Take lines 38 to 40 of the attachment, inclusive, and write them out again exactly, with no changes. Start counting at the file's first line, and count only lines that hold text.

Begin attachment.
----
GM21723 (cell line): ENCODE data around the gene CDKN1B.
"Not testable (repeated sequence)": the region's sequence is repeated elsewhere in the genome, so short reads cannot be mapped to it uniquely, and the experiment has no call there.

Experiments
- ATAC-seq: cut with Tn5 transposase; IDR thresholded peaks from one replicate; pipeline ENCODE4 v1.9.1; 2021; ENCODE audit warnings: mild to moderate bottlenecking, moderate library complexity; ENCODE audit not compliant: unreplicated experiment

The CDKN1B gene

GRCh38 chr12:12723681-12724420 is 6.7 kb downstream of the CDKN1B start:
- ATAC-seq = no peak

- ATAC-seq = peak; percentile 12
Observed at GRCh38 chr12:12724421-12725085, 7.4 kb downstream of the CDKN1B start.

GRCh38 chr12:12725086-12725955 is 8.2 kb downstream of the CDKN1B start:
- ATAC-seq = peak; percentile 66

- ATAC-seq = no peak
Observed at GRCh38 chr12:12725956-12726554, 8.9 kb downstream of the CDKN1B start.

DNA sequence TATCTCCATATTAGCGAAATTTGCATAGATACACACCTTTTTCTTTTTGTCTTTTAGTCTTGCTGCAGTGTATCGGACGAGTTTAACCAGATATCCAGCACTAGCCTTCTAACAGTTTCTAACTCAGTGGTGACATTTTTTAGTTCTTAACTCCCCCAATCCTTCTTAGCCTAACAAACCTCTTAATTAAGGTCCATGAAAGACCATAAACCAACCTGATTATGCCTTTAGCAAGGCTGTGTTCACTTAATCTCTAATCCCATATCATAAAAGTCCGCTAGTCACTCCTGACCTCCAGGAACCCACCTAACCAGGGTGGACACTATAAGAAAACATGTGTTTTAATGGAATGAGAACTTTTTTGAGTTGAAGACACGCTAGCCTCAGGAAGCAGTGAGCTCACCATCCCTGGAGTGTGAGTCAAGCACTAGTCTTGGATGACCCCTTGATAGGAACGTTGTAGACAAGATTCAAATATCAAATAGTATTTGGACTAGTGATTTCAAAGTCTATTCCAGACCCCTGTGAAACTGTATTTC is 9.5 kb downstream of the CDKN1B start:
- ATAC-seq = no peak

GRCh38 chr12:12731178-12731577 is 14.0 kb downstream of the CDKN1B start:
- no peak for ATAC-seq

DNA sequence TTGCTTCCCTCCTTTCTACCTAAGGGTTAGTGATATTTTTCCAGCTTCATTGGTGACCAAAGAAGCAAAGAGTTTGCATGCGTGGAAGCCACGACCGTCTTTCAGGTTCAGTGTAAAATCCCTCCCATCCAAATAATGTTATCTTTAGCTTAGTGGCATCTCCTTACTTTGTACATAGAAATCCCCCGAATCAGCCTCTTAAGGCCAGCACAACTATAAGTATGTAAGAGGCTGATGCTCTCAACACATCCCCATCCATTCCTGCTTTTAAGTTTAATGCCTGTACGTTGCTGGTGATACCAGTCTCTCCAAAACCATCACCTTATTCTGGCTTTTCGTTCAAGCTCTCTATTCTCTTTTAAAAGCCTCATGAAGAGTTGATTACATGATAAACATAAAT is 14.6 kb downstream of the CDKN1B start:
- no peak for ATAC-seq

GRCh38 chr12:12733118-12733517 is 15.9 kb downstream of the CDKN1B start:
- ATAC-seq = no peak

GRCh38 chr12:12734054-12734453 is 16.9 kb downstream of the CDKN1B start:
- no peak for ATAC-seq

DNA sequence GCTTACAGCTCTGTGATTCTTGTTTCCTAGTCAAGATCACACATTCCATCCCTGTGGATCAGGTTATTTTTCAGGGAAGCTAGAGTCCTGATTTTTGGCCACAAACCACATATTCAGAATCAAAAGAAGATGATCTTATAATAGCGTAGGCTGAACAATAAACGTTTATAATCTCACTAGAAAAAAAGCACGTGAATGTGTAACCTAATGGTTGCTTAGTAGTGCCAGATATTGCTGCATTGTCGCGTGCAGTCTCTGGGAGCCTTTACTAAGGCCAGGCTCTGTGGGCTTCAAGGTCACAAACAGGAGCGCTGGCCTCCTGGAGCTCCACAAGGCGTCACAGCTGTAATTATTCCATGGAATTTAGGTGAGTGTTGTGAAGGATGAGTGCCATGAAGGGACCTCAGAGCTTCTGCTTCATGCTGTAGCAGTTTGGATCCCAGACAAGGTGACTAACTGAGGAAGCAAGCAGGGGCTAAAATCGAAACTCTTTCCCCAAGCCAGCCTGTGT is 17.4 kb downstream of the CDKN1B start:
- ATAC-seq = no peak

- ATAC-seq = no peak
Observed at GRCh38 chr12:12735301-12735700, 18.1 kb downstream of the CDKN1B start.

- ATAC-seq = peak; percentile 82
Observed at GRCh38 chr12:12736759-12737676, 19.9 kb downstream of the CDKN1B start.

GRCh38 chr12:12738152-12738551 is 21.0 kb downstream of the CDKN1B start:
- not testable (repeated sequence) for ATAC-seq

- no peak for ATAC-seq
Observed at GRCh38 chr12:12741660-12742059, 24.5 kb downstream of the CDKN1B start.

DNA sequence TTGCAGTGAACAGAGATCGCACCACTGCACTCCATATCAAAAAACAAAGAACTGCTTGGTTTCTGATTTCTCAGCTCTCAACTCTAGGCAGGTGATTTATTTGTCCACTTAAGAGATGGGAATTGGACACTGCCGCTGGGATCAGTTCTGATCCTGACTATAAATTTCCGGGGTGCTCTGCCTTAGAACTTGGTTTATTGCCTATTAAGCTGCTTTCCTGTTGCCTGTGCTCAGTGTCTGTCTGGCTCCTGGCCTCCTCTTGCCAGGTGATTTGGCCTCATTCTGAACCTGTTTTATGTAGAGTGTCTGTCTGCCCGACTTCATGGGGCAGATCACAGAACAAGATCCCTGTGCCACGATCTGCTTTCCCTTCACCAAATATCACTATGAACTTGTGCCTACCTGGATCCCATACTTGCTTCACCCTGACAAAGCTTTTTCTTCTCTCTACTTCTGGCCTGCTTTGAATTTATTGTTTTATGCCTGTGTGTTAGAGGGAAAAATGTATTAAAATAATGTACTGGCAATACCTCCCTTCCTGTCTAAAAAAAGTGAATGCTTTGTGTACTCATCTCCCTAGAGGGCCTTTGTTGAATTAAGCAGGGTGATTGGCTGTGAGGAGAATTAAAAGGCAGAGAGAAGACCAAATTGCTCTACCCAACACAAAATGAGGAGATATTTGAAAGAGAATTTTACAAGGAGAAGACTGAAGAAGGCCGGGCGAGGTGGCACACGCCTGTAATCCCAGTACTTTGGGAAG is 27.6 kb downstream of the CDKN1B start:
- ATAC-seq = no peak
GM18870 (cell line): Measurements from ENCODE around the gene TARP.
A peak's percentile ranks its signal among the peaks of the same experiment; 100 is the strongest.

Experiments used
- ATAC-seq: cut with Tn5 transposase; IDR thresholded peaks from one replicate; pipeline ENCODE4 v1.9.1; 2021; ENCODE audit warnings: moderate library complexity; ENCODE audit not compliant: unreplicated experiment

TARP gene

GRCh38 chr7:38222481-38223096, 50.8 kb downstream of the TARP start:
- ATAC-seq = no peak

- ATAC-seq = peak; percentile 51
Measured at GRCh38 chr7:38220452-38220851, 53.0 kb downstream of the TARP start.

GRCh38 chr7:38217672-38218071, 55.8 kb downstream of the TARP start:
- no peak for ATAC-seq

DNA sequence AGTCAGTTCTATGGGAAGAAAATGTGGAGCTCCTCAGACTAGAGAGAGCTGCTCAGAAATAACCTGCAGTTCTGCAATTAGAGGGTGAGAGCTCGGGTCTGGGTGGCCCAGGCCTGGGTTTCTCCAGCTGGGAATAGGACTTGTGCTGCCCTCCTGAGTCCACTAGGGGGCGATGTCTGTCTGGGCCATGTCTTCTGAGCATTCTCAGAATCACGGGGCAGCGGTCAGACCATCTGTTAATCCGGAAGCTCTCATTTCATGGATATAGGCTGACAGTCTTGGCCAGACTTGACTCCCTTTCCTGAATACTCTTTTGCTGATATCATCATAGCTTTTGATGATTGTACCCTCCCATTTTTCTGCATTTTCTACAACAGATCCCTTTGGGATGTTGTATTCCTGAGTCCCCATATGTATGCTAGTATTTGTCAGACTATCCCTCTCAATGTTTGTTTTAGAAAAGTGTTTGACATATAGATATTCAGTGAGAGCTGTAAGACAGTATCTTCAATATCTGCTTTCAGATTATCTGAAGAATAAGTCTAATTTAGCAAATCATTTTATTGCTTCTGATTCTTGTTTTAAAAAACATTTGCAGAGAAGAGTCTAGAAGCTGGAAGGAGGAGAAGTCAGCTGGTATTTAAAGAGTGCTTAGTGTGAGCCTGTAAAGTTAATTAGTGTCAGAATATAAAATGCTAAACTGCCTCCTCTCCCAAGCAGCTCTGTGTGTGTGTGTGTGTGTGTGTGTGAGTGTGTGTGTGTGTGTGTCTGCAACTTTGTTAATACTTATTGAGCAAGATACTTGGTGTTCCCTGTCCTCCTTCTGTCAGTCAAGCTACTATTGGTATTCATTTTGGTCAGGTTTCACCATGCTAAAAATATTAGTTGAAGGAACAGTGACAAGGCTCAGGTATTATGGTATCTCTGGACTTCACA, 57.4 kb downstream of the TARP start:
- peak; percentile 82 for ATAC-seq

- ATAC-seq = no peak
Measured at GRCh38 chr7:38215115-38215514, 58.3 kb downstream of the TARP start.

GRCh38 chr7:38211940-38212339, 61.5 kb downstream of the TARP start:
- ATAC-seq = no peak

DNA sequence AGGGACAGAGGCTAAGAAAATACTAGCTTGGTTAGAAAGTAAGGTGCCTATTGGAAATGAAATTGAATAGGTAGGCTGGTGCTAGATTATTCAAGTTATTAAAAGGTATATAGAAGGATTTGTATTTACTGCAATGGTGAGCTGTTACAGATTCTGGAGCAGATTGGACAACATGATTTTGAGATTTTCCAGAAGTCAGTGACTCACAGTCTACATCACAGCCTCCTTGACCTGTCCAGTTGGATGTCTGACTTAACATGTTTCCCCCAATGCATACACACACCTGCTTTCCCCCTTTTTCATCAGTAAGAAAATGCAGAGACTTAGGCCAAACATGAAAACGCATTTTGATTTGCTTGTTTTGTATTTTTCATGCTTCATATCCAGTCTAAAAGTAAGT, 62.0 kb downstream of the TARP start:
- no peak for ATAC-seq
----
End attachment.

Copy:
Experiments used
- ATAC-seq: cut with Tn5 transposase; IDR thresholded peaks from one replicate; pipeline ENCODE4 v1.9.1; 2021; ENCODE audit warnings: moderate library complexity; ENCODE audit not compliant: unreplicated experiment

TARP gene